"As usual the default Adobe Camera RAW conversion delivers less dynamic range than JPEG from the camera (a more contrasty tone curve and very little noise reduction in shadows). But only when you make an effort and play with ACR's conversion parameters the sensor reveals its true capabilities. The best result we could achieve was 11.6 EV which is almost 5 (!) stops more than the default JPG output. It's no surprise then that in our real world tests we managed to recover highlights that had been hopelessly blown out (see below)."
sandy b wrote:
From the review;
"As usual the default Adobe Camera RAW conversion delivers less
dynamic range than JPEG from the camera (a more contrasty tone curve
and very little noise reduction in shadows). But only when you make
an effort and play with ACR's conversion parameters the sensor
reveals its true capabilities.
But even that measure is not an accurate representation of the
Just my two oere
Erik from Sweden
I just acquired a Pentax Super Takumar 135mm f:2.5, I figure the build quality is pretty close to the ZA135/1.8 so I can pretend... when it's on my A900
KM 5D (AS ROCKS!)
18-70 kit lens
28-85 Macro 1st Gen Metal Body
70-210 f:4 (Killer Lens!)
Minolta 50mm f:1.4 + Kenko macro tube set (Shweeeeet!)
ProOptic 500mm f:5.6 Mirror Lens (Don't I Feel Special!)
1953 Minolta 35 Model II (Leica M39 mount) w/ Coated Super Rokkor 45mm f:2.8
Jupiter-9 85mm f:2 (Russian Sonnar Clone) in M39
Rochester 5x7 plate camera
Was it just me, or did the Nikon D700 show a pretty unimpressive performance in the DR department? Their Active D-lighting was less than delightful, showing very little improvement in the high-contrast scene. I don't have a Sony with DRO yet, but I've seen some very impressive tests of that feature. Working as I do in stark Western sunlight, that's the key feature tugging me away from my beloved KM 7D.
Didn't get the chance to reply to your post as I was preparing for my LA trip. I had an all-pinoy shoot last weekend:
Congrats again with the new cam.
Matt Cham wrote:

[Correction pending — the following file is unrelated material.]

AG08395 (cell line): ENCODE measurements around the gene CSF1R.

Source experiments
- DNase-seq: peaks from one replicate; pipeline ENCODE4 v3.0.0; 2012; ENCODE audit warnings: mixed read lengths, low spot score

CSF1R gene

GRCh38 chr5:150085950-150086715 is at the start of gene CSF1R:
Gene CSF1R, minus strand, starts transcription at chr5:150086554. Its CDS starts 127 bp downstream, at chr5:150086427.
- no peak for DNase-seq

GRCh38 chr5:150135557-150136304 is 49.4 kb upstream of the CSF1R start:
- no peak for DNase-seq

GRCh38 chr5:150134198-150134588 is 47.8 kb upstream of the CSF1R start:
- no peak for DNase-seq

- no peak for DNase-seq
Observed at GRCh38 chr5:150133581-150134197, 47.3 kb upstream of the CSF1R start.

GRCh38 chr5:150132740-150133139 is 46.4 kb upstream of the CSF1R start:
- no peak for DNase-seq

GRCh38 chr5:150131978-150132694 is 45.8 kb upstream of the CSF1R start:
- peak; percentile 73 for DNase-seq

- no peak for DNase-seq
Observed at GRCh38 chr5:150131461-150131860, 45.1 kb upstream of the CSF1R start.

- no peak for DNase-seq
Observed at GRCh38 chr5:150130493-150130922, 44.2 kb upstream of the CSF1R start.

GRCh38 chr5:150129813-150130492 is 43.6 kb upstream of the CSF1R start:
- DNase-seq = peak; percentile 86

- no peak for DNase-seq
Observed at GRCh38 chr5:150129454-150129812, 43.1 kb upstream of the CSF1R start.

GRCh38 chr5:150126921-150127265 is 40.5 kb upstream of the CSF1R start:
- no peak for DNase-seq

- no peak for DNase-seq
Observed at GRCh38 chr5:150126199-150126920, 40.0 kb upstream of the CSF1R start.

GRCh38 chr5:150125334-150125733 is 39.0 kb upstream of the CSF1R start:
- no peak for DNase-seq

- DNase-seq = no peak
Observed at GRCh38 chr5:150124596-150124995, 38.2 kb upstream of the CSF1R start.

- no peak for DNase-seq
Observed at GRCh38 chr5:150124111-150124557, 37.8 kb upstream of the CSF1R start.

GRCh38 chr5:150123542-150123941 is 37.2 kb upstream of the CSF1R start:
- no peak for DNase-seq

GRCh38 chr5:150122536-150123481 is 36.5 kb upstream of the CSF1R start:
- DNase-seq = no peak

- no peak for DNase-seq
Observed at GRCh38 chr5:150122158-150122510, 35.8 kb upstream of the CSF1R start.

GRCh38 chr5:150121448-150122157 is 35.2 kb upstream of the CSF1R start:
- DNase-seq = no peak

José B wrote:
I was tempted by the D700 as well and I know a few Canonites added a
second system by purchasing it. You took the words from my
mouth----indeed the D700 is by far the best all-around FF. Portraits,
sports (VR is a must for me anyways and that comes with 8fps!) and
you have pretty clean high ISO.
Just for kicks I added the 14-24, the grip, the 24-70 and the 70-200
VR in an online store cart and immediately got a reality
check-----way too expensive!!! Heck, I am better off with the
insanely priced 200/2 L IS
Hi Jose, I'm pretty happy with the D3 so far, although it's only
been 3 days. Most Nikon lenses are definitely more expensive
than Canon's and even more disappointing is that most of
the fast Nikon primes have no USM/SSM.
The auto-ISO of my D3 is so much better (more intelligent,
more useful) than the auto-ISO of my 40D.
I have been looking very closely at the Canon and Nikon
200mm/f2 lenses. Nikon version is cheaper by $1,000 but
Canon version is lighter by 1 pound (5.5 vs 6.5 lbs). I am not
sure what application the 200/f2 will have, considering
it is too short for wildlife (unless 1.6x crop is used) and too
heavy for wedding candids.
As some of you may know, I switched from Minolta
to Canon, and now have both Canon and Nikon.
One of the things I like most about the D3 is that it
reminds me of the spectacular Minolta 7D ergonimics.
The D3 has very many buttons and knobs instead of
Canon's deep menus and Canon's functions that
require two bottons to be pressed simultaneously
while the wheel is being turned (3-finger operation).
I do not think there is a Nikon feature that needs
3 fingers to operate, and neither did my old Minolta 7D.-- hide signature --